A recent Sallie Mae study shows that on average, parents begin saving for college when their child is 7 years old. This makes sense: it’s right around when a child transitions from preschool or full-time daycare to full-time school, so for many families it’s the first time that they have any financial breathing room.
But while it’s reasonably well-known that starting early on retirement savings yields much better results than waiting, it’s less well-known that starting early on college savings provides even more dramatic results. The logic behind either of these is simple: The more time your money has to compound, the greater the future value. And 529 saving portfolios have even more significant benefits to early savings: Because their glide paths are quite compact, missing out on early savings years means missing out on the most aggressive growth years.
An age-based portfolio in a 529 account is similar to a target date fund in a retirement account in that investments follow a glide path where they start out aggressive and over time, as the saver approaches the target, become more conservative. But there’s a big difference in the glide paths between 529s and retirement savings: a typical target date fund for retirement goes from around 90% stock to 50% stock over approximately 50 years. By contrast, a 529 account may go from 90% stock to 100% fixed income over just 18 years.
Here’s Vanguard’s target date funds glide path, starting 50 years from retirement:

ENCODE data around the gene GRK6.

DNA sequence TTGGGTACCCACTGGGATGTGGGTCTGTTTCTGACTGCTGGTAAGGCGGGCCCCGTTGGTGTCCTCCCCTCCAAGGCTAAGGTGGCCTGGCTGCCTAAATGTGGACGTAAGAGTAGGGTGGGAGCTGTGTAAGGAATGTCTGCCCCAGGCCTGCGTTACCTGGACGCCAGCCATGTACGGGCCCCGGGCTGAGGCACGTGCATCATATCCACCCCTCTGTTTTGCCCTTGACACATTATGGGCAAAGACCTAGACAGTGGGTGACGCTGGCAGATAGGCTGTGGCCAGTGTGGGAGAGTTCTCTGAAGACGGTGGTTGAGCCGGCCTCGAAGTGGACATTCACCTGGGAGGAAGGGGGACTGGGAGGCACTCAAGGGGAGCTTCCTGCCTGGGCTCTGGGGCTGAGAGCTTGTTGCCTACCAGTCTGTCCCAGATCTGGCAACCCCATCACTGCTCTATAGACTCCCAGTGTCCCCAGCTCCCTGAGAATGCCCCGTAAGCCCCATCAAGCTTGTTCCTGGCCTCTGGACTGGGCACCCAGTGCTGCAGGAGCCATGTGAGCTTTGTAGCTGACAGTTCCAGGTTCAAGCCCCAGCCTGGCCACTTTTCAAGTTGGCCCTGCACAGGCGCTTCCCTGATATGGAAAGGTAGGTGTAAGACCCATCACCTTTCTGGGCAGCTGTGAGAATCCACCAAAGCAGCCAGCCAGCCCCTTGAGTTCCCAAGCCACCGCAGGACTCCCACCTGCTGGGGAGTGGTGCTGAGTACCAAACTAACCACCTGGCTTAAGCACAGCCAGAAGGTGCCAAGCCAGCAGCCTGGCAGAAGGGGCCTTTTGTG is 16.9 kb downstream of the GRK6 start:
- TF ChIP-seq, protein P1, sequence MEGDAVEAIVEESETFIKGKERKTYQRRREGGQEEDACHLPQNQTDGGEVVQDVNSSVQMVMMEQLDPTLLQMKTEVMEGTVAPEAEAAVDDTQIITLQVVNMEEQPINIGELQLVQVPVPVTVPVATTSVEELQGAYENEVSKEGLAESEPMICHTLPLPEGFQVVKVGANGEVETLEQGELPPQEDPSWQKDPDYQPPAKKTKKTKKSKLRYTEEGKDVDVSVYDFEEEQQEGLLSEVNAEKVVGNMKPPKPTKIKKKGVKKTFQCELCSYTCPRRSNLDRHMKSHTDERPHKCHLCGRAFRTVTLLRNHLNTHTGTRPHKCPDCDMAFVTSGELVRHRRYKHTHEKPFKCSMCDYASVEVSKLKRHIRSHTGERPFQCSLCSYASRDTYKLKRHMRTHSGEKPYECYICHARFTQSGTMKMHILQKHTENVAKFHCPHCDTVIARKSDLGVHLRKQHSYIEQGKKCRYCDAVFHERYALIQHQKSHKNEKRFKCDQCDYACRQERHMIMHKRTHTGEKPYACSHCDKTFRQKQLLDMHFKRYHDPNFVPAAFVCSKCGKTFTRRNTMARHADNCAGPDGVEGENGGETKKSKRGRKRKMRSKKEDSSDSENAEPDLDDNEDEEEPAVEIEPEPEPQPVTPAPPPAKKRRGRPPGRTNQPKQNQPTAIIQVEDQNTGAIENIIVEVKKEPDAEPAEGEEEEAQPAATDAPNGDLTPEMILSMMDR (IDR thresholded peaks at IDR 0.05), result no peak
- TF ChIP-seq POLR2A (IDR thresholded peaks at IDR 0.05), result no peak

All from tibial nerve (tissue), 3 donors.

Here’s the Utah Education Savings Plan’s glide path, starting 18 years from college:
So parents who wait until age 7 to begin saving miss out on the potentially highest-returning years of a college savings plan. In fact, in the Utah plan, the 0-3 year age-based moderate option’s average annual return has been at least 1% higher than the return for the 7-9 year band on a 3-, 5-, and 10-year basis and since inception.
How does that play out over time? Let’s say a family saved $10 per month for college using the Utah plan’s moderate option. If they started at the beginning of each age band and earned the average return each year, here is what their 529 account would be worth at high school graduation:
|Start Age||Total Contributions||Balance at 18||Growth|
|0||$ 2,160||$ 3,789||$ 1,629|
|4||$ 1,680||$ 3,102||$ 1,422|
|7||$ 1,320||$ 2,007||$ 687|
|10||$ 960||$ 1,350||$ 390|
|13||$ 600||$ 819||$ 219|
|15||$ 360||$ 516||$ 156|
|16||$ 240||$ 246||$ 6|
So the family who started at birth would end up with almost twice as much in the account as the family who started at age 7. Plus, 43% of the balance of the account that was started at birth was account growth– free money– compared with just 34% in the account started at age 7.